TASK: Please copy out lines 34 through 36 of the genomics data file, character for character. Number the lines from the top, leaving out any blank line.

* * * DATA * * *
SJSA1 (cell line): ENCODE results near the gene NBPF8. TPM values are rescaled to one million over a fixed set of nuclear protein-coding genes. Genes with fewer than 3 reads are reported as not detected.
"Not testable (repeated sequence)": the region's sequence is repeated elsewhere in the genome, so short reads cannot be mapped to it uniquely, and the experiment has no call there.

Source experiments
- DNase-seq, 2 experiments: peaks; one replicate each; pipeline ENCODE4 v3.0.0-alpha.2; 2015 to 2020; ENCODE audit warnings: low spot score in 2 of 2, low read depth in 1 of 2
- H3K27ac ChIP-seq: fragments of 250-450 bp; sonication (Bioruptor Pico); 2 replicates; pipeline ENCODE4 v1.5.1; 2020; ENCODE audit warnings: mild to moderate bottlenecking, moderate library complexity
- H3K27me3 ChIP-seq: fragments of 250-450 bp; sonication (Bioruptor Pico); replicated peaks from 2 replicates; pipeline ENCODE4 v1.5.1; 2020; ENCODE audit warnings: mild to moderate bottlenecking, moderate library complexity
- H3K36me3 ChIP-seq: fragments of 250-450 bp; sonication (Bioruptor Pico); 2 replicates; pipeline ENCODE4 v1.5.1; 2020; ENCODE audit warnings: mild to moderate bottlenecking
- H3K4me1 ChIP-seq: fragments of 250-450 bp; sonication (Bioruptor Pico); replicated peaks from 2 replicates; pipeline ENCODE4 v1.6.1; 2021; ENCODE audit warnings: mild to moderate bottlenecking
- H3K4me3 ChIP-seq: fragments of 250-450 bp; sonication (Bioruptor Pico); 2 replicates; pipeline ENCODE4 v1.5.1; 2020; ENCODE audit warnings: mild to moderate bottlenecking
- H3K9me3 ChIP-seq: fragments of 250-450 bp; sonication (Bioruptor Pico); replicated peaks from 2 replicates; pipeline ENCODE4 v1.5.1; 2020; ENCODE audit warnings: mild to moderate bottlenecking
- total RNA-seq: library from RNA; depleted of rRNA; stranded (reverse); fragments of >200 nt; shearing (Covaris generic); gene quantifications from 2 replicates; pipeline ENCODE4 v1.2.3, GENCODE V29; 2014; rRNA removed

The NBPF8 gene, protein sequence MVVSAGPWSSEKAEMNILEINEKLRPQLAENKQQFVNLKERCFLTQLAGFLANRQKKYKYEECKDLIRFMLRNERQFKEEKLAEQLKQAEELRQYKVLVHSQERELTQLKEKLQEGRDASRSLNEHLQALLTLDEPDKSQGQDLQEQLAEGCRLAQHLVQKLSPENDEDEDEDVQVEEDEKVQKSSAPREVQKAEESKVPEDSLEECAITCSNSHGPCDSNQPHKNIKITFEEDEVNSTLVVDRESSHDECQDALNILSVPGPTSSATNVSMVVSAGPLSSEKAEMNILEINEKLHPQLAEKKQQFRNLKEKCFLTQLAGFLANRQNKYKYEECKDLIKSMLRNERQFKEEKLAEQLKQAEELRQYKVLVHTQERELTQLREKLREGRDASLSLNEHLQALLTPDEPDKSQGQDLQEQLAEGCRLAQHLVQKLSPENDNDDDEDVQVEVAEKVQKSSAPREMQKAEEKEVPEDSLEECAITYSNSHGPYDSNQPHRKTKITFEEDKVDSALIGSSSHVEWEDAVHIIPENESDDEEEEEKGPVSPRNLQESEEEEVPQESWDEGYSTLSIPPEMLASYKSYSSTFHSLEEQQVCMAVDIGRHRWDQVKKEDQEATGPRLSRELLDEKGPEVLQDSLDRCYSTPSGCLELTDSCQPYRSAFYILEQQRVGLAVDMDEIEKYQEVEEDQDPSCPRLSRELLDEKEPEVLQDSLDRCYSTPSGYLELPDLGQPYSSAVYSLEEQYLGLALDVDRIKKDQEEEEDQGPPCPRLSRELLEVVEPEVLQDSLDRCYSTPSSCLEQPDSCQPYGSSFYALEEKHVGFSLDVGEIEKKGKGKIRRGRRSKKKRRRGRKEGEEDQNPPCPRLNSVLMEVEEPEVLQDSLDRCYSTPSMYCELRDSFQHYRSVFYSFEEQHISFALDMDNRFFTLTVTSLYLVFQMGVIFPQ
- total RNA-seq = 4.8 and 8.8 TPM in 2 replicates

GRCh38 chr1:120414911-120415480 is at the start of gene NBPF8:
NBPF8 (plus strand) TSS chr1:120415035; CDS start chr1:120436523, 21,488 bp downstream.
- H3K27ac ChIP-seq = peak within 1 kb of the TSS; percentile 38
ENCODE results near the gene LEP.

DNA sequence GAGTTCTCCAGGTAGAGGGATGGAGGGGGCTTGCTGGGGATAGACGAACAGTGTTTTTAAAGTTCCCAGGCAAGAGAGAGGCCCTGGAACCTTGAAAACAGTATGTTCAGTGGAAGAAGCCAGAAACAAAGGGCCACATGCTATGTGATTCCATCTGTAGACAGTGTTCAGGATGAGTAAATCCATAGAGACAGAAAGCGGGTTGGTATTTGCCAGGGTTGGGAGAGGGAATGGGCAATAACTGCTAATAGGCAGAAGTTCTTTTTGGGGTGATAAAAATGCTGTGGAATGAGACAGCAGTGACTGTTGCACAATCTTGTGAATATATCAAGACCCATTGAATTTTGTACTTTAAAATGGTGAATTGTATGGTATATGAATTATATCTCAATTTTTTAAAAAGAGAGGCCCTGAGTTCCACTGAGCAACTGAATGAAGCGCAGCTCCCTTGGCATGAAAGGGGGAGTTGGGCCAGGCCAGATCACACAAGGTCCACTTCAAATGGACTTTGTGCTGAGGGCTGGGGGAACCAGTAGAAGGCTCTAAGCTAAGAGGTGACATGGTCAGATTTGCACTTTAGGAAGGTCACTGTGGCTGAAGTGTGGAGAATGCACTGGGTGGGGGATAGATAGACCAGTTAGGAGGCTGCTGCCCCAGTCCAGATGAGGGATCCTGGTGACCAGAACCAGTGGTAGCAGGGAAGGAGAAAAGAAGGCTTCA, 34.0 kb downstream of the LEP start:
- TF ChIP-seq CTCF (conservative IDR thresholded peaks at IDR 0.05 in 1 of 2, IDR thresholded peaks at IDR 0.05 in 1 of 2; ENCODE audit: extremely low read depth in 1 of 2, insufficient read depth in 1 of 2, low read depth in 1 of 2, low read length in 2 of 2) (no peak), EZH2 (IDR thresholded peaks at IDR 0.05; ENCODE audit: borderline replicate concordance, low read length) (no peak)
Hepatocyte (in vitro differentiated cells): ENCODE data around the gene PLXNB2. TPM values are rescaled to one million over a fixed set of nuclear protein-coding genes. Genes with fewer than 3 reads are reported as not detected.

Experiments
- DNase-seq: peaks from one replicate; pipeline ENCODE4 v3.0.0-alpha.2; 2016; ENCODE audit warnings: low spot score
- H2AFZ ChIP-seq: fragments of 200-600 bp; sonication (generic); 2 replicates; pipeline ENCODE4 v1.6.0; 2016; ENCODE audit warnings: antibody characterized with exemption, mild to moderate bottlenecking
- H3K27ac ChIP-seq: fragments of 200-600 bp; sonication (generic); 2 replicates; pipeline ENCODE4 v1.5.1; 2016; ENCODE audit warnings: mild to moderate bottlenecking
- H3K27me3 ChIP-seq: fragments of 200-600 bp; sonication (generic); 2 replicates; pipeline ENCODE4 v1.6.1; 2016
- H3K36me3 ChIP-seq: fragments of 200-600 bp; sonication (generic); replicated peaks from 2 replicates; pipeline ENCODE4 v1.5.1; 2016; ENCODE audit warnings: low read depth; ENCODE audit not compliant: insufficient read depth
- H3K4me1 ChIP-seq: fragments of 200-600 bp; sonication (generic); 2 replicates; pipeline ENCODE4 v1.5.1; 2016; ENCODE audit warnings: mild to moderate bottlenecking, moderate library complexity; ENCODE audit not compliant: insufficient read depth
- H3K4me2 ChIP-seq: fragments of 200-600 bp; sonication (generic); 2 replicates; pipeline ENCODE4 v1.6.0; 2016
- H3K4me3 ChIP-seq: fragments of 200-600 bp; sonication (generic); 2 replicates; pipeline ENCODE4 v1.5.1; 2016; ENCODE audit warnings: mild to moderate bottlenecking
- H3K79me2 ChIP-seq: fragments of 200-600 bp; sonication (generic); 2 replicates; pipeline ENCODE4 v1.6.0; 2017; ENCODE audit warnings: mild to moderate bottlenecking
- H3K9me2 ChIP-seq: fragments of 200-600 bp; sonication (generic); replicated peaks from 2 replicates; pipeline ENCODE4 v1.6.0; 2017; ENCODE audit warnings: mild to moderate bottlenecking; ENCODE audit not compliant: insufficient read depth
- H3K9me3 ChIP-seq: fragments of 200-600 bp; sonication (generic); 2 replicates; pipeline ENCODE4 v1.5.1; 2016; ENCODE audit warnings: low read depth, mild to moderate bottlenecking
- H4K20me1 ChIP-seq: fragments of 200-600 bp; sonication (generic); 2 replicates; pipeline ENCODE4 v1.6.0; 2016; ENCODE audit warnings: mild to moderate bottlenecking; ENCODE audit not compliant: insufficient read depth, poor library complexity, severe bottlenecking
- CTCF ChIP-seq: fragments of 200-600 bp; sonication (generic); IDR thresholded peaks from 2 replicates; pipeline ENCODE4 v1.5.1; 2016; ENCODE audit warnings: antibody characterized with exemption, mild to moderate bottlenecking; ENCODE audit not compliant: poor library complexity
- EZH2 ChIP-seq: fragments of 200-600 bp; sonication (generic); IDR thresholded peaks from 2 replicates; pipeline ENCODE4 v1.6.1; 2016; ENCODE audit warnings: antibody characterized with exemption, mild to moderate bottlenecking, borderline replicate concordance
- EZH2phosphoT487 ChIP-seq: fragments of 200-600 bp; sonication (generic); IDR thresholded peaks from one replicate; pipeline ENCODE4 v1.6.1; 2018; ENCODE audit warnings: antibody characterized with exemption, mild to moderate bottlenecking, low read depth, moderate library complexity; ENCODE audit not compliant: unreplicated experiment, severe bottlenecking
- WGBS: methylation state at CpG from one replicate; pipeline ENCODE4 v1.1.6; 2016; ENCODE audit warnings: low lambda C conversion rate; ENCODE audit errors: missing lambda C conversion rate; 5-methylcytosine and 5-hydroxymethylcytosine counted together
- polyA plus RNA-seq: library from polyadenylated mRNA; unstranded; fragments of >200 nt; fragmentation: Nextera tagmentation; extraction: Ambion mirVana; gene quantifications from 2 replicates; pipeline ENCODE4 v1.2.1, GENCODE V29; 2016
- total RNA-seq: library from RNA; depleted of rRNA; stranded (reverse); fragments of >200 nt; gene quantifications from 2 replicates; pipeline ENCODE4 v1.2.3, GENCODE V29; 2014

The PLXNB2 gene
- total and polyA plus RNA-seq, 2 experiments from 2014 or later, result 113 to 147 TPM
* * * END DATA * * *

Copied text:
- CTCF ChIP-seq: fragments of 200-600 bp; sonication (generic); IDR thresholded peaks from 2 replicates; pipeline ENCODE4 v1.5.1; 2016; ENCODE audit warnings: antibody characterized with exemption, mild to moderate bottlenecking; ENCODE audit not compliant: poor library complexity
- EZH2 ChIP-seq: fragments of 200-600 bp; sonication (generic); IDR thresholded peaks from 2 replicates; pipeline ENCODE4 v1.6.1; 2016; ENCODE audit warnings: antibody characterized with exemption, mild to moderate bottlenecking, borderline replicate concordance
- EZH2phosphoT487 ChIP-seq: fragments of 200-600 bp; sonication (generic); IDR thresholded peaks from one replicate; pipeline ENCODE4 v1.6.1; 2018; ENCODE audit warnings: antibody characterized with exemption, mild to moderate bottlenecking, low read depth, moderate library complexity; ENCODE audit not compliant: unreplicated experiment, severe bottlenecking